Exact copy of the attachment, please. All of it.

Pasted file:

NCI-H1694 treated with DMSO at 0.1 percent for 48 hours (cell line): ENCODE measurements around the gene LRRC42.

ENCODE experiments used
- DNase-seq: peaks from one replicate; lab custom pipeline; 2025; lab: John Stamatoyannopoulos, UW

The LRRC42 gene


NCI-H1694 treated with DMSO at 0.1 percent for 48 hours (cell line): ENCODE measurements around the gene LRRC42.

ENCODE experiments used
- DNase-seq: peaks from one replicate; lab custom pipeline; 2025; lab: John Stamatoyannopoulos, UW

The LRRC42 gene